Article Text

Download PDFPDF
ESRA19-0047 Ultrasound-guided bilateral erector spinae plane block versus intrathecal morphine for analgesia in living donors for liver transplantation: a randomized non-inferiority trial
  1. RA Kang1,
  2. DH Choi1,
  3. JS Ko1,
  4. SJ Park1,
  5. JS Kim2 and
  6. J Han Bum2
  1. 1Samsung Medical Center, Anesthesiology and Pain Medicine, Seoul, Republic of Korea
  2. 2Ajou University School of Medicine, Anesthesiology and Pain Medicine, Suwon, Republic of Korea


Background and aims Preoperative intrathecal morphine (ITM) is an effective analgesic method for living liver donors after open hepatectomy, but there is several complications. the erector spinae plane (ESP) block has been reported to provide adequate postoperative analgesia in both thoracic and abdominal surgeries. We compared the postoperative analgesic efficacy of ESP block to ITM after laparoscopic living donor right hemihepatectomy.

Methods 54 living donors scheduled for laparoscopic right hemihepatectomy were randomly assigned to one of two groups: an ESP group (n=27) and an ITM group (n=27). Donors in the ESP group received preoperative ultrasound-guided bilateral ESP blocks at the level of T8 transverse process with an injection of local anesthetic (20 ml of 0.5% ropivacaine with 1:200,000 epinephrine for each side). Donors in the ITM group received an intrathecal injection of morphine sulfate (400 µg) preoperatively. the primary outcome was the degree of analgesia assessed by 11-point numeric rating scale pain scores at 24 hours after surgery. the predetermined non-inferiority limit was 1.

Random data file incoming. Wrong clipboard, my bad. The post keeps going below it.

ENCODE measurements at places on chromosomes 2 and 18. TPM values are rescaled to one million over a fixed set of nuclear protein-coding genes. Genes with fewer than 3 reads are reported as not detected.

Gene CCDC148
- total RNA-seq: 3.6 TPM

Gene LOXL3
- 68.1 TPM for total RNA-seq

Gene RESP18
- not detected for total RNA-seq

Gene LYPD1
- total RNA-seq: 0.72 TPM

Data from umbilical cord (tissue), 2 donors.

Results The mean pain score at 24 hours postoperatively was 2.5±1.0 for ESP group and 1.3±1.1 for ITM group. the mean treatment difference (ESP−ITM) in pain score at 24 hours was 1.22 (95% CI: 0.66 to 1.79), and the upper limit of the 95% CI (1.79) was higher than the pre-specified non-inferiority margin (δ=1), indicating ESP was inferior to ITM.

Conclusions Ultrasound-guided bilateral ESP block may provide adequate postoperative pain control after living liver donor hepatectomy, but it showed comparably less analgesic efficacy than that of ITM during the first 24 hours.

Statistics from

Request Permissions

If you wish to reuse any or all of this article please use the link below which will take you to the Copyright Clearance Center’s RightsLink service. You will be able to get a quick price and instant permission to reuse the content in many different ways.